IMF probing chief’s relation with worker

October 18th, 2008 - 8:58 pm ICT by IANS  

New York, Oct 18 (IANS) The International Monetary Fund (IMF) is investigating whether its chief, Dominique Strauss-Kahn, abused his position in connection with a brief affair with a female subordinate at a time when the key multilateral institution is focusing on helping developing countries withstand the global financial crisis. The law firm hired by the IMF is expected to complete the investigation by the end of the month, the Wall Street Journal reported Saturday.

The probe was sought by the longest-serving member of the Fund’s governing board, A. Shakour Shaalan, who represents Egypt and other Arab countries, with advice from the representatives of Russia and the US.

“There was an allegation concerning improper behaviour of a personal nature on the part of the managing director,” Masood Ahmed, IMF’s chief spokesman, was quoted as saying by the paper. “All allegations, particularly relating to senior management, need to be investigated.”

Strauss-Kahn has accepted that the “incident which occurred in my private life” took place in January 2008, but said, “At no time did I abuse my position as the Fund’s managing director.”

Former French finance minister, Strauss-Kahn, 59, was elected managing director of the IMF in September 2007. He has said he is cooperating with the investigators.

The woman in question is Hungarian-raised Piroska Nagy, at the time a senior official in the IMF’s Africa department. The Journal was told by some people familiar with the matter that Strauss-Kahn approached a married Nagy in December 2007 for an affair, which commenced early this year during a conference in Europe.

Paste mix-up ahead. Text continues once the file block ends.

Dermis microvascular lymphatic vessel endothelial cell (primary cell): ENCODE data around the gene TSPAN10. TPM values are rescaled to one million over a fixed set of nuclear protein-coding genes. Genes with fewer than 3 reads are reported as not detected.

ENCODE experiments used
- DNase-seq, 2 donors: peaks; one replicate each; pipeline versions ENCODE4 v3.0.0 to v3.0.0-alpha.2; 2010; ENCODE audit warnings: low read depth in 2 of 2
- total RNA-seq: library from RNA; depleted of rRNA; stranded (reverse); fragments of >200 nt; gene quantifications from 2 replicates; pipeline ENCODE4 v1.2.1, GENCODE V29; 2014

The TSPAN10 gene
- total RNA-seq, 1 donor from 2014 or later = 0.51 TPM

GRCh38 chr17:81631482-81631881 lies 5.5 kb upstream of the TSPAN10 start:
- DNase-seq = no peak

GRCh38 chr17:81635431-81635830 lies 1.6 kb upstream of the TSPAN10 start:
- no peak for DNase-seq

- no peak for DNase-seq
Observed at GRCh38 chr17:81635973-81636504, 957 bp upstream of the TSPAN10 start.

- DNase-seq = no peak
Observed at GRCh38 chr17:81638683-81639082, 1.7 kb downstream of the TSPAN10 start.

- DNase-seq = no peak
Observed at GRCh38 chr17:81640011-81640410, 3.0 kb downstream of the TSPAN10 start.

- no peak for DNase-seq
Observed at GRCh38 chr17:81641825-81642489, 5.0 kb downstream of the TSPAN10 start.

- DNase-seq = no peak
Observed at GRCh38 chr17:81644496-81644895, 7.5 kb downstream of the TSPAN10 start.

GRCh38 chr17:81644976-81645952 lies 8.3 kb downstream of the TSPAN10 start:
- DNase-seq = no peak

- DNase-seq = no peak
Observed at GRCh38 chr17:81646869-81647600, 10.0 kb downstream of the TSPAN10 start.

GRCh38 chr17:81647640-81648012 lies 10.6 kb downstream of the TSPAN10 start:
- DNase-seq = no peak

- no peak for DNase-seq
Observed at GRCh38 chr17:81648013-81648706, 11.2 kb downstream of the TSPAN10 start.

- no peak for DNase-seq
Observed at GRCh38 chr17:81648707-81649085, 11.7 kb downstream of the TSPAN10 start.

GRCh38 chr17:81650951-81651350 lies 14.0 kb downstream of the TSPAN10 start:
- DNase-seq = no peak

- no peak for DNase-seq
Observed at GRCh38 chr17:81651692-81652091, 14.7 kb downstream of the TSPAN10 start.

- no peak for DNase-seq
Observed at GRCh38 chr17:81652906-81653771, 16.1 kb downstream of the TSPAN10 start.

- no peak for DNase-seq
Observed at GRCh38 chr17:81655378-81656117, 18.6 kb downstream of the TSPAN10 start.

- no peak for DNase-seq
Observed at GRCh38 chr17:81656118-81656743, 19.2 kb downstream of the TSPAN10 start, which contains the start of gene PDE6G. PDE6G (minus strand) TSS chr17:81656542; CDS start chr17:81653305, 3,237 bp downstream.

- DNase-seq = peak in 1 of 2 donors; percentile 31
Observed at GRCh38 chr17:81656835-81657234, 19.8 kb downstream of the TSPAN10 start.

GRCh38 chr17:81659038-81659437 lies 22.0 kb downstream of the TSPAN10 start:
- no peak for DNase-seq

But soon after, Nagy’s husband, Mario Blejer, an Argentine-born economist who has also worked at the IMF, found email evidence of the affair, and it apparently ended, the Journal said.

Nagy resigned from the IMF in August as the IMF was cutting nearly 600 positions.

One issue for Morgan, Lewis & Bockius LLP, the investigating agency retained in late August, is whether Strauss-Kahn showed favouritism to Nagy at the IMF, or conversely, sought retribution. They are also looking at whether her severance package was outsized for a person of her position and tenure.

The IMF probe comes 15 months after the president of the World Bank, Paul Wolfowitz, resigned in the midst of allegations of favouritism to a subordinate with whom he had a long-standing relationship. The question then was whether Wolfowitz’s girlfriend received a big increase in salary as a result of their relationship.

By promptly probing the charges against Strauss-Kahn, the IMF hopes to avoid some of the controversy that struck the World Bank. But, as Michael Mussa, former IMF chief economist, told the Journal, “If the allegations [that he abused his position] are true, I think [Strauss-Kahn] would have to go.”

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